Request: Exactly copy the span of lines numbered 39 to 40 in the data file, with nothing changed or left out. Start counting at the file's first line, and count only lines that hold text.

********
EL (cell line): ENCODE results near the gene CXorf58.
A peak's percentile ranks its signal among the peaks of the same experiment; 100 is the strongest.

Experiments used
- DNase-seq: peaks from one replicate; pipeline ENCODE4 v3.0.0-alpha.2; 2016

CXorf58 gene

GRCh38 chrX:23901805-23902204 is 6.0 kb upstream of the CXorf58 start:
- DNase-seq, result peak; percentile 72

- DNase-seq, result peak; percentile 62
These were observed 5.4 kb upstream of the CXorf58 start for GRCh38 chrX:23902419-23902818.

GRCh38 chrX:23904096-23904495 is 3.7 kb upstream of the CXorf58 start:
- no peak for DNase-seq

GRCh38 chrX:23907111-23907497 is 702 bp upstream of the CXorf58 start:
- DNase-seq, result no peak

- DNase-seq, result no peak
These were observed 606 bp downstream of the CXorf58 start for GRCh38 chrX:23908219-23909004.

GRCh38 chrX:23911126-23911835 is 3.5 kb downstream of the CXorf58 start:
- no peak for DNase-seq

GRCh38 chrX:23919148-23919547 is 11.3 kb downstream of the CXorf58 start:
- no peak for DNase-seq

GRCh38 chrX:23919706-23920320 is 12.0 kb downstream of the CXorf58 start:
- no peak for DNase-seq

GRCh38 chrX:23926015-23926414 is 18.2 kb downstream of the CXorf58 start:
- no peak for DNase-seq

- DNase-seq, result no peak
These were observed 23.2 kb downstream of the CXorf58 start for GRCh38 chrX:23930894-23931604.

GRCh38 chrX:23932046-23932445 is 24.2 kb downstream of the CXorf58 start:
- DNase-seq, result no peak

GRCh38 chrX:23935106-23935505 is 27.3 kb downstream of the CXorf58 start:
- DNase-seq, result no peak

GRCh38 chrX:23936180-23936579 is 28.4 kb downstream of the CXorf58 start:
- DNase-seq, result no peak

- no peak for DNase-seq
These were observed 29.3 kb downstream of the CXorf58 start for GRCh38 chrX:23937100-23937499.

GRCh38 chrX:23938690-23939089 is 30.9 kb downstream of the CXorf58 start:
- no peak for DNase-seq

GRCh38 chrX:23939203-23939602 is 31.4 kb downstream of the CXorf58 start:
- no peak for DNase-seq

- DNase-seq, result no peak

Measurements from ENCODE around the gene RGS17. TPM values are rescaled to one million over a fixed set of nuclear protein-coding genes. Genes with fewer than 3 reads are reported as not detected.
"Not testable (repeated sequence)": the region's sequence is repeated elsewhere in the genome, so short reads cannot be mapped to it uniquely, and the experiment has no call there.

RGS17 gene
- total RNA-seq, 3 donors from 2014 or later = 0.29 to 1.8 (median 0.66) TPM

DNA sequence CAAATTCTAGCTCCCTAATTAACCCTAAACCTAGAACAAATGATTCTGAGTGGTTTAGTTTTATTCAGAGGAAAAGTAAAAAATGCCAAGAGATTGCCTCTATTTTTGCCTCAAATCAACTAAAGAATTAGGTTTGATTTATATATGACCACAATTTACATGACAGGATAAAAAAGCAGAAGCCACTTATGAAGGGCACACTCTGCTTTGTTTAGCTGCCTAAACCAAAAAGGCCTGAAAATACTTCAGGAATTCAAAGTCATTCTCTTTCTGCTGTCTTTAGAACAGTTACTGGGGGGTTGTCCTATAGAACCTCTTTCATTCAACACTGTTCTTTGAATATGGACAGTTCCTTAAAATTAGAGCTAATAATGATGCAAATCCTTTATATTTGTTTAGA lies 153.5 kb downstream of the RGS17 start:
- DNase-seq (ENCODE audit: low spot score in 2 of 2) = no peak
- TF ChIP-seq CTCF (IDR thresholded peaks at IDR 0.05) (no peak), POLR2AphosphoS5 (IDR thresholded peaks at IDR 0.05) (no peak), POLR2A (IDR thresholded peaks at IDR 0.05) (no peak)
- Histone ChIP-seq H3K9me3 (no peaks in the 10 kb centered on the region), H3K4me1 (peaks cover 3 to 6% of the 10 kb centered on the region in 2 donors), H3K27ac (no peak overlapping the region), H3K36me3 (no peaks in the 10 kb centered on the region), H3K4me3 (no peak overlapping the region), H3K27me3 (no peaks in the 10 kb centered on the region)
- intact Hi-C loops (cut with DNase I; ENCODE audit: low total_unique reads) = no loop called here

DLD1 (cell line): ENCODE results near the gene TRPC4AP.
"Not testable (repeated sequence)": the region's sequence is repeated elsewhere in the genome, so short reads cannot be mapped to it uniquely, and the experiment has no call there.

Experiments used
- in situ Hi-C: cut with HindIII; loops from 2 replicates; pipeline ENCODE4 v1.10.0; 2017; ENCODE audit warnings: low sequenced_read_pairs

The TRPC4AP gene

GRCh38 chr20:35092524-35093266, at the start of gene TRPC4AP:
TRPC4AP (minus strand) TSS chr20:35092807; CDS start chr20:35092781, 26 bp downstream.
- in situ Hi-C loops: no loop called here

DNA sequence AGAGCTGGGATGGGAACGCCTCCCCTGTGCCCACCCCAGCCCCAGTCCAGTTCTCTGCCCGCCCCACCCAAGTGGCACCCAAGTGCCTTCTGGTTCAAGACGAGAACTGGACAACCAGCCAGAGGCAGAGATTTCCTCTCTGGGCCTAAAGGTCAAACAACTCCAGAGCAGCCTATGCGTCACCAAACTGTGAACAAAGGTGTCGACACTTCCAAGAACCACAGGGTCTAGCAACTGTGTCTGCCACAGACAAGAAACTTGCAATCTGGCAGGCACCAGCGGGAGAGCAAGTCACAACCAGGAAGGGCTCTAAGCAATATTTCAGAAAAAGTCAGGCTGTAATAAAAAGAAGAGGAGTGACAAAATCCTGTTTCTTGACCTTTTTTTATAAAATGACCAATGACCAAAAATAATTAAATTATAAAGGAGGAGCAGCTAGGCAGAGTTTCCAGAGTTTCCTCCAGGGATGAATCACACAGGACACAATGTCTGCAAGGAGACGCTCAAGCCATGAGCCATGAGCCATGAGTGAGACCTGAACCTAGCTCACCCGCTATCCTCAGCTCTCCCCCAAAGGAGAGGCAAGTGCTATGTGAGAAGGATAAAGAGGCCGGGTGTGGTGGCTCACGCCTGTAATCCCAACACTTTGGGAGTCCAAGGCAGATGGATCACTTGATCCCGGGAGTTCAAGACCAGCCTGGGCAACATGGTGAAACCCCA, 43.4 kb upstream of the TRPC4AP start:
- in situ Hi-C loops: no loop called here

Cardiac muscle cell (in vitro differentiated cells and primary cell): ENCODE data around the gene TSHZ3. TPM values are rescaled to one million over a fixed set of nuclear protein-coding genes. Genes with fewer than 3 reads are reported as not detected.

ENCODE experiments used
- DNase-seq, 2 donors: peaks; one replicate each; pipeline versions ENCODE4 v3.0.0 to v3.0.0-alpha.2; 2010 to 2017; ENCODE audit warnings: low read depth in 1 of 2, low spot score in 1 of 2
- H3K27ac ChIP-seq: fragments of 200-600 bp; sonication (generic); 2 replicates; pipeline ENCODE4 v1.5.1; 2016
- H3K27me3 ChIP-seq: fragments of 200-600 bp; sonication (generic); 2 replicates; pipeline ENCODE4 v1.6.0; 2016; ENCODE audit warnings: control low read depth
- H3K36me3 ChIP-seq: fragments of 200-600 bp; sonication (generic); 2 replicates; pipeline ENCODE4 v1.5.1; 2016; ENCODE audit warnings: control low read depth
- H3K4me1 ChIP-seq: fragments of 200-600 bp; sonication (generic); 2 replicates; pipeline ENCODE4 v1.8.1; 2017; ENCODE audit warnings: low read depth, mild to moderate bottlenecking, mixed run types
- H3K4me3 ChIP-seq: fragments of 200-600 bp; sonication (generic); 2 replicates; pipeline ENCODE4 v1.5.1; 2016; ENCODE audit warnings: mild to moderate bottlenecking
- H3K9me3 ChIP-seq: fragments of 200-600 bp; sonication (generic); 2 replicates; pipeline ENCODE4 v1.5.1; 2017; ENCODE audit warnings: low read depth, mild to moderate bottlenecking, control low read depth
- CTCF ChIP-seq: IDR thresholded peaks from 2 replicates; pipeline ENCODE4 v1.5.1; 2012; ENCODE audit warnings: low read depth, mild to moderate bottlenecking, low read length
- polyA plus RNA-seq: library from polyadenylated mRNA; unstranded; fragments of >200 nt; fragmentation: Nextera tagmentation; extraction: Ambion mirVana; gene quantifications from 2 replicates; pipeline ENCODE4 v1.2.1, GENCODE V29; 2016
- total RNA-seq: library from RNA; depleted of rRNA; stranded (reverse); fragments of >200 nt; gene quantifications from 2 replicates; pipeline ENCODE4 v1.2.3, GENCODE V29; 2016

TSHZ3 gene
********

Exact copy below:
Measurements from ENCODE around the gene RGS17. TPM values are rescaled to one million over a fixed set of nuclear protein-coding genes. Genes with fewer than 3 reads are reported as not detected.
"Not testable (repeated sequence)": the region's sequence is repeated elsewhere in the genome, so short reads cannot be mapped to it uniquely, and the experiment has no call there.